Updated 27 minutes ago
As a boy growing up in the Republic of Zambia in southern Africa, Chilombo Kabungo had never heard of the Rev. Martin Luther King Jr.
Instead, Kabungo, 21, knew about Nelson Mandela, who served as president of South Africa after spending 27 years in prison because he conspired to overthrow South Africa’s apartheid whites-only government in the 1960s.
On Saturday, Kabungo joined about 10 fellow members of the Saint Vincent College Rugby Club in volunteering their time and using their muscles to move doors, windows and other building products at the Central Westmoreland Habitat for Humanity warehouse along Donohoe Road in Hempfield. They were helping as part of the Martin Luther King Challenge, so-named in honor of man who led the nation’s civil rights movement in the 1950s and 1960s before he was assassinated in April 1968 in Memphis, Tenn.
A senior at Saint Vincent, which is near Latrobe, Kabungo immigrated to the United States at age 5 and landed in Baldwin. He graduated from Baldwin High School and is the first member of his family to attend a U.S. college.
“It is a good way to give back. I decided to come here to make a statement,” Kabungo said. “It’s carrying out the Benedictine commitment to helping out the community.”
Sean Kunkle, manager of the Habitat for Humanity warehouse, was grateful for their help Saturday.
“They’re able to do some projects that some of the other (volunteers) people would have a tough time (doing). We gave them some of the bigger projects,” Kunkle said.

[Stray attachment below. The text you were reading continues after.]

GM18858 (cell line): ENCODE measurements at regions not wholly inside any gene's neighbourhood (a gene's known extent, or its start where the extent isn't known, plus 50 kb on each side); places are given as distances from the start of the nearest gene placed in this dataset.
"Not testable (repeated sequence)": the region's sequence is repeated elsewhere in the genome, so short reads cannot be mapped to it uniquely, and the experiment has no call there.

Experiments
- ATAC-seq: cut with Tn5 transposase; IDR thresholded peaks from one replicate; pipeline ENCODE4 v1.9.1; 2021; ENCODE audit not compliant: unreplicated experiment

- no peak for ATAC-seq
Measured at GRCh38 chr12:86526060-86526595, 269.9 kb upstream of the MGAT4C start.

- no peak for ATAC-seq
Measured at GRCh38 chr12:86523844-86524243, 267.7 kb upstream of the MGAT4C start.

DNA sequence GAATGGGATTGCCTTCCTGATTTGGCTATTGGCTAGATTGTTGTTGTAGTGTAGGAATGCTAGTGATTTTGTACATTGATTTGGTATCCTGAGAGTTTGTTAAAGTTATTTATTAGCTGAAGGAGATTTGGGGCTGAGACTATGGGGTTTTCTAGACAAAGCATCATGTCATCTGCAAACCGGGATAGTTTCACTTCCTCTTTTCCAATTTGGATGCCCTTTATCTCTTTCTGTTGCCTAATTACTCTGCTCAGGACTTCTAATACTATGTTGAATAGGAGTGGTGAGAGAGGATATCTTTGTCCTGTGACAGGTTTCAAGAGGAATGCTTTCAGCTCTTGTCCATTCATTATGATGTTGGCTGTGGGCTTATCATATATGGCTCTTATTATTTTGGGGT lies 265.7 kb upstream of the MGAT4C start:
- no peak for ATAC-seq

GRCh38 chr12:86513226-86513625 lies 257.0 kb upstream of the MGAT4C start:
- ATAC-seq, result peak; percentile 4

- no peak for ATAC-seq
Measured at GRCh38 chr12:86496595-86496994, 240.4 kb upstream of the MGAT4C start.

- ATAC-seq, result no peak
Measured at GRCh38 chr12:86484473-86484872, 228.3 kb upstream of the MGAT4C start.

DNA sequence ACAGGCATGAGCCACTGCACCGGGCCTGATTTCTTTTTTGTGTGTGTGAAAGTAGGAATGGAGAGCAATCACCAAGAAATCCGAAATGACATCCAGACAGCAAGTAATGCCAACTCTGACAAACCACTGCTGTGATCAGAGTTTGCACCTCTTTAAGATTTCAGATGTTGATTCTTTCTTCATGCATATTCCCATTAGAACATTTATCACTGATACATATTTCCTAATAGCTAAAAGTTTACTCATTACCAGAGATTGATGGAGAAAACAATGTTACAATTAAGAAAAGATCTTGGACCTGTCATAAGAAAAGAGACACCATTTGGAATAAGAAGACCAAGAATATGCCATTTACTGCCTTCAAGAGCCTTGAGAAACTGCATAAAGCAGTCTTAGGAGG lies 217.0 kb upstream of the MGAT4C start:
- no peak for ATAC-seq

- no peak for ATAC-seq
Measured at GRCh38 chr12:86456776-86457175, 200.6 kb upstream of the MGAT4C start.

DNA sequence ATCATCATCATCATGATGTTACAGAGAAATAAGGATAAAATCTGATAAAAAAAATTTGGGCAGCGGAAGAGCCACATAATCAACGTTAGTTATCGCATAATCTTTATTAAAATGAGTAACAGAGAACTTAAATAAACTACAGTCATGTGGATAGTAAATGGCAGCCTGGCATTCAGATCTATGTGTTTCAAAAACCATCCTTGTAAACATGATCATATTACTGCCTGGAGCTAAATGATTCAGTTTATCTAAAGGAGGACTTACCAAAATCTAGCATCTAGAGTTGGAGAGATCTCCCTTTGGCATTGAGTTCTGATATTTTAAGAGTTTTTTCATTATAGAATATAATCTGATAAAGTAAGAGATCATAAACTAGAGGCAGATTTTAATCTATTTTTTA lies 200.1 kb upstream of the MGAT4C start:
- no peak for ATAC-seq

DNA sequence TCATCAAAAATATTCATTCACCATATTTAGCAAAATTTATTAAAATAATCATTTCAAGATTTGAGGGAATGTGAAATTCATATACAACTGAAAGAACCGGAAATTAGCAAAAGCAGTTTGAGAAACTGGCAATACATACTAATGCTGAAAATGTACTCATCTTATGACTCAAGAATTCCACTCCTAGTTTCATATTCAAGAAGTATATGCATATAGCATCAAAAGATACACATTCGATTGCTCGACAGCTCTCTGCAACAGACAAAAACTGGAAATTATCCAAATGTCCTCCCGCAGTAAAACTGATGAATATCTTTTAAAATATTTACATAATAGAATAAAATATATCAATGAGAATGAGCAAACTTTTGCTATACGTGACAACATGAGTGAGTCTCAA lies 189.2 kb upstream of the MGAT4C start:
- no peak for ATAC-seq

Sean Anderson of Masontown, a senior at Saint Vincent and another rugby player, said that they have helped at the Habitat warehouse for the past few years.
“We wanted to go where our guys could help out the most,” Anderson said.
Devin Fava, a psychology professor at Saint Vincent and faculty adviser for the college’s Habitat for Humanity club, said this is the sixth year they have helped at the warehouse.
A group of students also volunteered to help at the Society of St. Vincent De Paul store in Latrobe.
“They’re a godsend. We look forward to when they come and help. They really help out a lot,” said Joe Androstic, president of the store.
Other Saint Vincent students and staff were scheduled to volunteer their time Saturday to serve at the Charter Oak United Methodist Church food pantry in Unity.
“Providing the Saint Vincent community with an opportunity to serve is extremely important to us, as it was to Dr. King. Projects like these allow the entire campus to be active members of the college and surrounding communities. It is an honor to see a tremendous number of students, faculty and staff come together for a chance to serve others,” Ishmael Solomon, assistant director of the college’s residence and multicultural student life at Saint Vincent, said in a statement.
The aim is to make the holiday one where people of all ages and backgrounds come together to improve lives, bridge social barriers and move the nation closer to the “beloved community” that King envisioned, the college said in a statement.
The college will observe national Martin Luther King Jr. Day with commemorative activities Tuesday.
Joe Napsha is a Tribune-Review staff writer. Reach him at 724-836-5252 or [email protected]